Ndary Lo, 'Walker', 2007, Welded rebar, 188 x 98 x 17 cm, Courtesy of Sitor Senghor
Ndary Lo, 'Walker', 2007, Welded rebar, 188 x 98 x 17 cm, Courtesy of Sitor Senghor 

Senegalese sculptor Ndary Lo works to breathe new life into by-products, thus revealing the life cycle of materials. Often fashioning raw materials into natural forms, Lo is perhaps best known for his cast sculptures of willowy trees and lithe bodies. A Senegalese emblem foregrounded in the collective imagination of Africa, the tree is an essential symbol of life, nature and wisdom. In the 1920s, Alberto Giacometti and his contemporaries were influenced by African sculpture, now Ndary re-appropriates this cultural heritage. Works such as Lo’s Tree of the origins (2013–2015), consisting of tall and skeletal male figures and cast in Giacometti’s ashen tones, are rooted in legacy.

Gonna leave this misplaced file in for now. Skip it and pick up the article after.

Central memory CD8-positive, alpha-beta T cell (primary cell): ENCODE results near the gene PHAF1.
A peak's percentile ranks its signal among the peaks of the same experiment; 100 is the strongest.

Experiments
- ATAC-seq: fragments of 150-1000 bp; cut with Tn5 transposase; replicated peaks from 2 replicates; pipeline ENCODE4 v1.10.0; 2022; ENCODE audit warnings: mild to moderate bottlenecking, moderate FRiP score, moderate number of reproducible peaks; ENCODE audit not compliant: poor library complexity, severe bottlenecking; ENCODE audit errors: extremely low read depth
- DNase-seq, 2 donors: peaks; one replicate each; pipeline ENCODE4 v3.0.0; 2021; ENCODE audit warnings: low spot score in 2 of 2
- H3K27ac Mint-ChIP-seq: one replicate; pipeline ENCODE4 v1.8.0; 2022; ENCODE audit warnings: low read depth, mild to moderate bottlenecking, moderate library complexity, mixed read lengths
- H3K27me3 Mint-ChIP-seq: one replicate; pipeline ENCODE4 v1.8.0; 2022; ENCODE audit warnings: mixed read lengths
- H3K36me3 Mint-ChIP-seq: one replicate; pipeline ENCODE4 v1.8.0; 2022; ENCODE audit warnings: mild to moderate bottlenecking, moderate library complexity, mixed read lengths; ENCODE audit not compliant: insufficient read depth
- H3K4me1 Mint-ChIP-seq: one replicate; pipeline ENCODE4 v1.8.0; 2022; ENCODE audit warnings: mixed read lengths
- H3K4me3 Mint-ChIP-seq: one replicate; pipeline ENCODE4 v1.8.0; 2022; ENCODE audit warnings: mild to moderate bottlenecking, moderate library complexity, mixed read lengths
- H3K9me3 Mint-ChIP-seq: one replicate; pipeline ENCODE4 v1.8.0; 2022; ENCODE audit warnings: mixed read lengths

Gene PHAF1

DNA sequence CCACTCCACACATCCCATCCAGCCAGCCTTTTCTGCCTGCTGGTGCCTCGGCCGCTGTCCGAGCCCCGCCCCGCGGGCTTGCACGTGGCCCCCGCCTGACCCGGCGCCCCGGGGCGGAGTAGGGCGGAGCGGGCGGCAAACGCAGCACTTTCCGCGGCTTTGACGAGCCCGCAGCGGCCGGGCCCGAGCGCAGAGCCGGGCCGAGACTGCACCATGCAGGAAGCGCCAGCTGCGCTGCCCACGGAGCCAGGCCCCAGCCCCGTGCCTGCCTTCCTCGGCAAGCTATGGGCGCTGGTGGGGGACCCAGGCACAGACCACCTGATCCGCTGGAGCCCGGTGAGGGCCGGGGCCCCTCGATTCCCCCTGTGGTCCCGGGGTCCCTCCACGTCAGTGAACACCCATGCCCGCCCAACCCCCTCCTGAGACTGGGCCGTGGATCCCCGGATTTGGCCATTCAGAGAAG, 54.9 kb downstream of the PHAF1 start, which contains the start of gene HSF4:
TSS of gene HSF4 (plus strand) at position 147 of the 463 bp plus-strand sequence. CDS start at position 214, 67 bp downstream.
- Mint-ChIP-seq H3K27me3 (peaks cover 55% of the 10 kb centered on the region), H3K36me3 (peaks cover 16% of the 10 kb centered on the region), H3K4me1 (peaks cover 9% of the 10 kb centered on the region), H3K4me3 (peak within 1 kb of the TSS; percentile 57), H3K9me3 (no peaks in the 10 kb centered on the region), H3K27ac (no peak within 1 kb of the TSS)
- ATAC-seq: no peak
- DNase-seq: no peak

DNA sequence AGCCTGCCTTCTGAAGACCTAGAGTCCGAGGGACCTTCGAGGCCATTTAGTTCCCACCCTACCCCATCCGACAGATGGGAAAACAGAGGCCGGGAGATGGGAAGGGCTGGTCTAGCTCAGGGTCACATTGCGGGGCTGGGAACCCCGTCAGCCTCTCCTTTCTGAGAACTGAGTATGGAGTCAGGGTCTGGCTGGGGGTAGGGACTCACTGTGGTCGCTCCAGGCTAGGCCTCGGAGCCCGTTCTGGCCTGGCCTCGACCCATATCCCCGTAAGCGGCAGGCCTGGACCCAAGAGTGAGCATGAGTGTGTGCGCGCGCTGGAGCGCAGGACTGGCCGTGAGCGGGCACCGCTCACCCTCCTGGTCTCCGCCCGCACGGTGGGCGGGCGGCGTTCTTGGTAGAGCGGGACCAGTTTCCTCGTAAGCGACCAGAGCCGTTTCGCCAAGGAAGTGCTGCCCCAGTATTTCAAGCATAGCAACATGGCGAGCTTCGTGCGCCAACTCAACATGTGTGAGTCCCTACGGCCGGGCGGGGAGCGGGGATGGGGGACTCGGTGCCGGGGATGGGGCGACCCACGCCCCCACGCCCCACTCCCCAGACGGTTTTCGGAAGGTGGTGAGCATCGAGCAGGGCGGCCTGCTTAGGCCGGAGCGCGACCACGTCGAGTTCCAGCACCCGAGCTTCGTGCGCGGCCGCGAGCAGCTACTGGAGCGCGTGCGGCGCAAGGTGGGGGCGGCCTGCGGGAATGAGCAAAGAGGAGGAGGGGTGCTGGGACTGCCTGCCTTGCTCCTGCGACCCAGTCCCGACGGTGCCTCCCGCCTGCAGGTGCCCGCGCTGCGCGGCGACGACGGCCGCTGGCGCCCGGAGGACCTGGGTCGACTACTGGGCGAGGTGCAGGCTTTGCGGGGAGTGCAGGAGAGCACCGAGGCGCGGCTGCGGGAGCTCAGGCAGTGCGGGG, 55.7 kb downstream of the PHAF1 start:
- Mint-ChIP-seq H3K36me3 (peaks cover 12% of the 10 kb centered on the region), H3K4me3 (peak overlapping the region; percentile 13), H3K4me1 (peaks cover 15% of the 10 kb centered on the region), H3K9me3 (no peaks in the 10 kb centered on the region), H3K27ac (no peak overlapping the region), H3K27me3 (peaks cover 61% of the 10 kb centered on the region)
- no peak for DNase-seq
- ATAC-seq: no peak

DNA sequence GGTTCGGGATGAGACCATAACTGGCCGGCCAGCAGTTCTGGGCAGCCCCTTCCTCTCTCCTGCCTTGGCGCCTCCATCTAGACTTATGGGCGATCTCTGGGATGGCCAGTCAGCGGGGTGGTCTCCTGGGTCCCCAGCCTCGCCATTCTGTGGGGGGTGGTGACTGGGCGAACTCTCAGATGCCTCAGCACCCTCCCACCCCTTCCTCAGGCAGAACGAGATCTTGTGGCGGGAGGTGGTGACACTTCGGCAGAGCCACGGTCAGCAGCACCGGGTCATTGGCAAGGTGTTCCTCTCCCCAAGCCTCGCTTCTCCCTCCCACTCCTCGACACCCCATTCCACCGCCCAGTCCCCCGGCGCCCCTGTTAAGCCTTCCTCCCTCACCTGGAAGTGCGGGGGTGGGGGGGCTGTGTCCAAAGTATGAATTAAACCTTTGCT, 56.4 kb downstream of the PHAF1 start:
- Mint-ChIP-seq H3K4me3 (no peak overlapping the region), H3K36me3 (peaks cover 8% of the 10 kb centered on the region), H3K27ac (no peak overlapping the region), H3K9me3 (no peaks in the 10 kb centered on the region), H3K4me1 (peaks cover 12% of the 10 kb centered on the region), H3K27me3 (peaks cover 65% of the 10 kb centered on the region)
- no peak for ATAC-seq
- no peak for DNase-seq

Lo was included in the itinerant exhibition, The Divine Comedy: Heaven, Purgatory and Hell Revisited by Contemporary African Artists (across 2014–2015 at MMK Museum für Moderne Kunst in Frankfurt am Main, Germany; SCAD Museum of Art in Savannah, USA; and the National Museum of African Art – Smithsonian Institution in Washington, USA).